The Department’s ultimate claim is the kind of expansive executive privilege doctrine this Administration has advanced before. In my opinion, the executive branch’s interest in keeping its deliberations secret has some weight, but it is at its weakest outside the context of national security and it must be balanced against Congress’s constitutionally derived authority of oversight. It cannot be that any government agency can unilaterally declare its decisions off limits to the very Congress that funds that agency and that passes the laws that agency enforces.

Finally, and most astonishingly, the Department seems to assert that Congress’s oversight role is somehow limited because some of the factual accusations surrounding the Siegelman case are, in the Department’s opinion, strained or not corroborated. It is simply not within the Department’s authority to make itself the arbiter of whether a congressional inquiry merits compliance. Surely an agency of lawyers is not so blind to the constitutional meaning of the separation of powers. “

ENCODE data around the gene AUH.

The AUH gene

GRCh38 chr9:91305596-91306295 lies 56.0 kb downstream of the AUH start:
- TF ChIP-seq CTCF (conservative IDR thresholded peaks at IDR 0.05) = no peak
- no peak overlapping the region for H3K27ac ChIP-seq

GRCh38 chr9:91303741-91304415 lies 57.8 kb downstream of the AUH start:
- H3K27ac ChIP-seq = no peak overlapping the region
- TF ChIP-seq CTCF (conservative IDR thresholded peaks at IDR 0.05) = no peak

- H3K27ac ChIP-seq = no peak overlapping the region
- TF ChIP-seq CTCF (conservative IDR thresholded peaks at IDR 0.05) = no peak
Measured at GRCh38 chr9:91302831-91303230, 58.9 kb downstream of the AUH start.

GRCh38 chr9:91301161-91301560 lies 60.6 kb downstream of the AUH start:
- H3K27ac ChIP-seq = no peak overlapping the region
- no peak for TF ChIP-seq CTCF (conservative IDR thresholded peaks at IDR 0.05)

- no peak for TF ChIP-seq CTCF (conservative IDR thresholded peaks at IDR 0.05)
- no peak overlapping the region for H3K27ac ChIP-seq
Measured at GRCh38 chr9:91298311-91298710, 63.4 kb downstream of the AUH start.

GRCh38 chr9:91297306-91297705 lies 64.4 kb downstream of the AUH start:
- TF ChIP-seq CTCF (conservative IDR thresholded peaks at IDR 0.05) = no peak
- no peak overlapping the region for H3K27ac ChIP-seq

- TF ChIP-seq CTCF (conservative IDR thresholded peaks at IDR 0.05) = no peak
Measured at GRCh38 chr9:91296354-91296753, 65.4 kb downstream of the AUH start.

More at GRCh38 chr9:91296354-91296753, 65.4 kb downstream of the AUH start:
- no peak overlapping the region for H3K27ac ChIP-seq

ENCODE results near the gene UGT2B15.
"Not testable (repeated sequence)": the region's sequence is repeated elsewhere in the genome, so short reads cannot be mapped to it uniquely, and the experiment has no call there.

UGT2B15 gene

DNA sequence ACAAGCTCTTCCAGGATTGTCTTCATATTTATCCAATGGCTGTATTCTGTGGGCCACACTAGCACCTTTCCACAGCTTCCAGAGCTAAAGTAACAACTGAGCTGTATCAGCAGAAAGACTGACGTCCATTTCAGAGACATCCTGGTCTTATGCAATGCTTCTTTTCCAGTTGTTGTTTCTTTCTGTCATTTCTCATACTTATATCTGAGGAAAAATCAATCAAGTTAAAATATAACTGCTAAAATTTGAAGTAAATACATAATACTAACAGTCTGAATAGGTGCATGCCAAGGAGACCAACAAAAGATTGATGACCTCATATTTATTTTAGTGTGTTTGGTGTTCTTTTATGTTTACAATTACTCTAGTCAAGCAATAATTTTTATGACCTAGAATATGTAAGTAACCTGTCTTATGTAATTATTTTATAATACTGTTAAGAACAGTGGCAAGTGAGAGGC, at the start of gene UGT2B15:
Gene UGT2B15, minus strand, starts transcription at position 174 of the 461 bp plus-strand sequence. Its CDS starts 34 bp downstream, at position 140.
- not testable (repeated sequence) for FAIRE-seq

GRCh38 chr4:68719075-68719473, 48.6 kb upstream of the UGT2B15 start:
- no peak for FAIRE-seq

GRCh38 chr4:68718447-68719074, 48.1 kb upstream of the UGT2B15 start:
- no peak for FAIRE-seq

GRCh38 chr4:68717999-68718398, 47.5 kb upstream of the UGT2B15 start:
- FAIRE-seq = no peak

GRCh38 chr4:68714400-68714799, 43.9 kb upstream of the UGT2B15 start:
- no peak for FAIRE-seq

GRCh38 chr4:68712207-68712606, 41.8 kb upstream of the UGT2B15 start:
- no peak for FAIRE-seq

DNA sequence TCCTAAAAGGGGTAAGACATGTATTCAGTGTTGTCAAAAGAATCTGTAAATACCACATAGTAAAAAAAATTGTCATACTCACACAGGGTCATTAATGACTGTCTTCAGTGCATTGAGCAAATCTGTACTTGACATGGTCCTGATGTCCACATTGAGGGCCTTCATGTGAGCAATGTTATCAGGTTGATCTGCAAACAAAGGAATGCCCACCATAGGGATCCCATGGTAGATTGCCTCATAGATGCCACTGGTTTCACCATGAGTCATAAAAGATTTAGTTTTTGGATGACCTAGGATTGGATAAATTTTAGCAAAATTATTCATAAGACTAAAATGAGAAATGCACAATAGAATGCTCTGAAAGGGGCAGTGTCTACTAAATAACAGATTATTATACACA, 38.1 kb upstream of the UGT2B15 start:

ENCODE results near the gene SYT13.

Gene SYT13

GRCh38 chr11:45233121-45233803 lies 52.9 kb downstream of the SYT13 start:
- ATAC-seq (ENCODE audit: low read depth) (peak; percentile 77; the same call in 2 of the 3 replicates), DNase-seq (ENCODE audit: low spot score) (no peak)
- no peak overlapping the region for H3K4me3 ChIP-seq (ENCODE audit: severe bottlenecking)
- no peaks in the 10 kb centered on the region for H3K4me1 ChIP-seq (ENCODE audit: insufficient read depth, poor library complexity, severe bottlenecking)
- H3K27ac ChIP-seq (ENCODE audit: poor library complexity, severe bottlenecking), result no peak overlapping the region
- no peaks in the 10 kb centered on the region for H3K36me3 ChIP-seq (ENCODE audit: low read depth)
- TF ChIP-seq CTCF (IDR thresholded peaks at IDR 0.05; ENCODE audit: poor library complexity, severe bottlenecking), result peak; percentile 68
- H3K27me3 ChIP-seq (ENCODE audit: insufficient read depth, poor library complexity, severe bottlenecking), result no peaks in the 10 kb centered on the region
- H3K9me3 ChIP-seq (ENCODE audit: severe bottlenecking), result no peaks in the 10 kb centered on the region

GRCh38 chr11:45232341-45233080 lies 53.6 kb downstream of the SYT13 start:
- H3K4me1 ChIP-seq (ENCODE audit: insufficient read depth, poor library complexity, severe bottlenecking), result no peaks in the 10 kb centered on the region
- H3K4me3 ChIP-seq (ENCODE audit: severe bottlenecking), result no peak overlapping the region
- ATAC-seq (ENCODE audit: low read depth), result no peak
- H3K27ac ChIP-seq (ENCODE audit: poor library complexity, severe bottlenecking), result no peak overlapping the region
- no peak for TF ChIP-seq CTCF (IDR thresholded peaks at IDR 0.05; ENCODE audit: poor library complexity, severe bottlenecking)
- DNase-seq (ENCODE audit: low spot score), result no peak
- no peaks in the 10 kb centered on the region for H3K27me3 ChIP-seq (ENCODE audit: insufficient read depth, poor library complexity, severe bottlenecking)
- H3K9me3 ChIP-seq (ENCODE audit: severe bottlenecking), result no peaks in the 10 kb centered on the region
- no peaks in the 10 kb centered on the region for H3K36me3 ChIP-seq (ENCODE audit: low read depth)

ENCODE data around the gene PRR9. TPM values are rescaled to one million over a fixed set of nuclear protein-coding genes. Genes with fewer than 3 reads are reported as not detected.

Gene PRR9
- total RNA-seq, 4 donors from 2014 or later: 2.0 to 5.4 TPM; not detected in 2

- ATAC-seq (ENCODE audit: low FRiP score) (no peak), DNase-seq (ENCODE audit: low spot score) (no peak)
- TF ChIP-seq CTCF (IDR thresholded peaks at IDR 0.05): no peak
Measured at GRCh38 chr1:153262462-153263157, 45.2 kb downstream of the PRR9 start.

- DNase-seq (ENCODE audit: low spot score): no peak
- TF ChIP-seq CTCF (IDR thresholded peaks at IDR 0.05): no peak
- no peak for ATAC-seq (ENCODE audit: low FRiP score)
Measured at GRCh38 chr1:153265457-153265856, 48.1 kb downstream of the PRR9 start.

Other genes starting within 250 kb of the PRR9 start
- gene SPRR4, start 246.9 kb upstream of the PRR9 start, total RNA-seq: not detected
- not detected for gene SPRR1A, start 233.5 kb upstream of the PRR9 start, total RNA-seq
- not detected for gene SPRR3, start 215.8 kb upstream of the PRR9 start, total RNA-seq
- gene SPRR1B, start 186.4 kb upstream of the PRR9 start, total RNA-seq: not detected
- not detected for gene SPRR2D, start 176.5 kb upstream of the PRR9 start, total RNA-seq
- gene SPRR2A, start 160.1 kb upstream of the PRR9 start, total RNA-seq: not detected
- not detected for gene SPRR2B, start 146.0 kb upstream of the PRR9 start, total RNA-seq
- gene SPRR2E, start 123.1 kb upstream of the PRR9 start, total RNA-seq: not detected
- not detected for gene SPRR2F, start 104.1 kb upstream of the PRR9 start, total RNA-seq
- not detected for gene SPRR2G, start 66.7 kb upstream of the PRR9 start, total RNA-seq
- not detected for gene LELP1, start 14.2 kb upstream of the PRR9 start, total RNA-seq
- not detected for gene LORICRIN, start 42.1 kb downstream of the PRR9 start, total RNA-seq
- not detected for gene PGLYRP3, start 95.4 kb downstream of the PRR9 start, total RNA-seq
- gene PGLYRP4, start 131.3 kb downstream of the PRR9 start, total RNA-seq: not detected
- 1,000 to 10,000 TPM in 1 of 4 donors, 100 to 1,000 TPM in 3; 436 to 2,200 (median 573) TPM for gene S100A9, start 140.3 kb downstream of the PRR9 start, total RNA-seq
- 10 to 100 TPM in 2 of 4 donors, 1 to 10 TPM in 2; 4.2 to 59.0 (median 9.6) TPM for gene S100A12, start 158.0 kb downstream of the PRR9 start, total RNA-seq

Let’s rehearse the history of the document production request. First a FOIA request was submitted, and Justice responded with a blanket denial, and added that there were no documents responsive to the request. Subsequently the claim that there were no responsive documents was demonstrated to have been another in the long line of falsehoods to be peddled by Mrs. William Canary’s office in connection with this case. Then Congress demanded the documents in support of a hearing focusing on the now well-substantiated allegations of politically corrupted prosecution, the single most prominent and best documented of which comes out of Mrs. Canary’s office. In the face of this, the Justice Department arrogantly asserts it is immune from oversight.